US 8166727 B2
An automated brick laying system (10) for constructing a building from a plurality of bricks (16) comprises a robot (12) provided with a brick laying and adhesive applying head (18), a measuring system (13), and a controller (14) that provides control data to the robot (12) to lay the bricks (16) at predetermined locations. The measuring system (13) measures in real time the position of the head (18) and produces position data for the controller (14). The controller (14) produces control data on the basis of a comparison between the position data and a predetermined or pre-programmed position of the head (18) to lay a brick (16) at a predetermined position for the building under construction. The controller (14) can control the robot (12) to construct the building in a course by course manner where the bricks (16) are laid sequentially at their respective predetermined positions and where a complete course of bricks for the entire building is laid prior to laying of the brick for the next course.
1. An automated brick laying system for constructing a building from a plurality of bricks comprising:
a brick laying robot provided with a base coupled at one end to a moveable support structure and a brick laying and adhesive applying head coupled to an opposite end of the moveable support structure, the head comprising at least one manipulator operable to lay bricks;
a measurement system which measures the position in real time of the head and produces corresponding position data, wherein the measurement system includes a non-contact optical line-of-sight position measuring system remotely located away from said base to view a target located on the opposite end of the moveable support structure; and
a controller which receives the position data and produces control data on the basis of a comparison between the position data and a stored predetermined position for the head to lay a brick at a predetermined location for the building, the controller controlling the moveable support structure to provide coarse positioning of the head and controlling the at least one manipulator to provide fine positioning of the bricks, wherein the fine positioning provides finer positioning than the coarse positioning, and wherein the controller controls the moveable support structure to move with a slow dynamic response, and controls the at least one manipulator to move with a fast dynamic response to compensate for structural dynamic effects and deflection of said moveable support structure, wherein the fast dynamic response is faster than the slow dynamic response.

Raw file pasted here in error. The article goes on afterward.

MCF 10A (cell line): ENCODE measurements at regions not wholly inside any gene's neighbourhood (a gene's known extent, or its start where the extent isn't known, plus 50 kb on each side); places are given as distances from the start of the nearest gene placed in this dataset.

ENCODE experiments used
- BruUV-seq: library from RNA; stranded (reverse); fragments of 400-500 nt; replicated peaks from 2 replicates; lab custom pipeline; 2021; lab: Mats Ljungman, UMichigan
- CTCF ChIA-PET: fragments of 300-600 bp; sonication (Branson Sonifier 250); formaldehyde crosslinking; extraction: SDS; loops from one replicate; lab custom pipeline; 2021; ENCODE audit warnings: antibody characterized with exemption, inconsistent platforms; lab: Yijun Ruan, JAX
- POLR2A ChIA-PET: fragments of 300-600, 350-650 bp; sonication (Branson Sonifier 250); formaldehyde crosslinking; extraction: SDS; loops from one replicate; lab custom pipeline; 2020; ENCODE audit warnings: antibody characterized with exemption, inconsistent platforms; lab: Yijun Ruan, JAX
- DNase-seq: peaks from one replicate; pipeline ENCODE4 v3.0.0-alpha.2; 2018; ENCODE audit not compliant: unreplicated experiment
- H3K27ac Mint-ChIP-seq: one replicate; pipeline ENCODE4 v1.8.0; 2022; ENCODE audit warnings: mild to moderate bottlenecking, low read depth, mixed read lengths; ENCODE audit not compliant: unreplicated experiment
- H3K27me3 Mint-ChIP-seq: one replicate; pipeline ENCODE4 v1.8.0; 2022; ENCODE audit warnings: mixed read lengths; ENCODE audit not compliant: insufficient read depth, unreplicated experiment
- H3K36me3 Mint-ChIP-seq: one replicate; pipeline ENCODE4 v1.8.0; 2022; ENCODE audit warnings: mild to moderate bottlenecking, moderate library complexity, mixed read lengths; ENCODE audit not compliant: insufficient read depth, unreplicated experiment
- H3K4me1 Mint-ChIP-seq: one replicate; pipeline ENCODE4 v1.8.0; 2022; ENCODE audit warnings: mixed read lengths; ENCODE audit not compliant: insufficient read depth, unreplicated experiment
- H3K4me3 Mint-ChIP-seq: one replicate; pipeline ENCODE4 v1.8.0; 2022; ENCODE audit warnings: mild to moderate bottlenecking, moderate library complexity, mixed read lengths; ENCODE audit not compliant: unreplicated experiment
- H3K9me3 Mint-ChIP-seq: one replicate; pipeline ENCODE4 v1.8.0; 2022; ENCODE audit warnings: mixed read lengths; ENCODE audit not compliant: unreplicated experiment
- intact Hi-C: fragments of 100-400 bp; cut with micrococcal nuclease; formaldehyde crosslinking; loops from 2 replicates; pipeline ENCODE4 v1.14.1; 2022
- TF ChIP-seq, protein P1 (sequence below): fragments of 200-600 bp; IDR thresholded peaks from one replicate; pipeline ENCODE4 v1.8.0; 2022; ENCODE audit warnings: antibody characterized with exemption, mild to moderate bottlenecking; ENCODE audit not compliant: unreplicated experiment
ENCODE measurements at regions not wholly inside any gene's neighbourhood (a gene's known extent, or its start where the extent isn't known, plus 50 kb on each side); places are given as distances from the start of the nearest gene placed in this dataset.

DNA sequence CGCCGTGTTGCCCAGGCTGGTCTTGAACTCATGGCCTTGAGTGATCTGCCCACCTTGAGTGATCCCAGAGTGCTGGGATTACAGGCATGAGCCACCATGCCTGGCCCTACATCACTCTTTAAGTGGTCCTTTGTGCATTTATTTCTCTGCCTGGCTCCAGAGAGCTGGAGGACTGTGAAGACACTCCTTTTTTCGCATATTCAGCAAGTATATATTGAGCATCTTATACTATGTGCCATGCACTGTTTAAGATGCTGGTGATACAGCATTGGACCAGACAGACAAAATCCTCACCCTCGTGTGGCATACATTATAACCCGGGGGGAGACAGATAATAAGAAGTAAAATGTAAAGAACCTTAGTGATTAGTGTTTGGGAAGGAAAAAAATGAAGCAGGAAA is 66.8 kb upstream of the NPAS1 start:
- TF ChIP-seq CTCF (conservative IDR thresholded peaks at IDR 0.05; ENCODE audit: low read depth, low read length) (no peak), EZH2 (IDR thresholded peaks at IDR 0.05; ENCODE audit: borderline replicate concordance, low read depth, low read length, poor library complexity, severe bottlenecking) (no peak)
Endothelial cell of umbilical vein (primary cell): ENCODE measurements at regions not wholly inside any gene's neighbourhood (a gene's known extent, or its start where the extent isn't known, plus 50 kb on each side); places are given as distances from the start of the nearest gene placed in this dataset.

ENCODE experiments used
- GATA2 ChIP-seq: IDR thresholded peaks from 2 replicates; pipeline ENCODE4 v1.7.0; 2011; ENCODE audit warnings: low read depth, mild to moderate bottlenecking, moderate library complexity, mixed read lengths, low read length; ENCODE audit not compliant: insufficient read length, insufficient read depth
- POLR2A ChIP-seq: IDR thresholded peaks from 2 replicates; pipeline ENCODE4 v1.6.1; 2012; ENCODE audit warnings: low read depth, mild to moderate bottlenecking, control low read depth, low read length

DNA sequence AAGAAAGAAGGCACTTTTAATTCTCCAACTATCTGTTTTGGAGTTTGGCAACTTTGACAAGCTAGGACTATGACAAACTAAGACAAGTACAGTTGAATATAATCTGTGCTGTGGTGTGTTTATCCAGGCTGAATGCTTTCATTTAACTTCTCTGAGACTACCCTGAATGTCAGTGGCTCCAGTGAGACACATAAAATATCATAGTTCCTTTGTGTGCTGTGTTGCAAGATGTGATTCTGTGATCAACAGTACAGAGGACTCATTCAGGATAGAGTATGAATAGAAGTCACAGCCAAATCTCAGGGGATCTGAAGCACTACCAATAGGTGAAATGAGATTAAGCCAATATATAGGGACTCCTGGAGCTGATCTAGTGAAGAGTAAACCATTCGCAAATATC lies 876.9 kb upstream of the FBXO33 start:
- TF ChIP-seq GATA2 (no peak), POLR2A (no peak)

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The present invention relates to an automated brick laying system for constructing a building from a plurality of bricks.
The general idea or concept of attempting to automate the construction of a building by use of an automated or semi-automated device such as a programmable robot is known and is the subject of numerous prior patents and patent applications. Examples of such patents and patent applications include U.S. Pat. No. 3,950,914 (Lowen), U.S. Pat. No. 4,245,451 (Taylor-Smith) and DE 19600006 (Bachau), U.S. Pat. No. 5,018,923 (Melan), WO 2004/083540 (Steenberg) and EP 836664 (Markel).
The above documents show various aspects of known automated or robotic brick laying methods and apparatus. Some documents concentrate on specific structure of a mechanism for gripping a brick. Other documents relate to building brick structures on a wall by wall basis either in situ or offsite to be transported to a location where a building is to be constructed.
It is to be understood that, if any prior art publication is referred to herein, such reference does not constitute an admission that the publication forms a part of the common general knowledge in the art, in Australia or any other country.
In the claims of this application and in the description of the invention, except where the context requires otherwise due to express language or necessary implication, the words “comprise” or variations such as “comprises” or “comprising” are used in an inclusive sense, i.e. to specify the presence of the stated features but not to preclude the presence or addition of further features in various embodiments of the invention.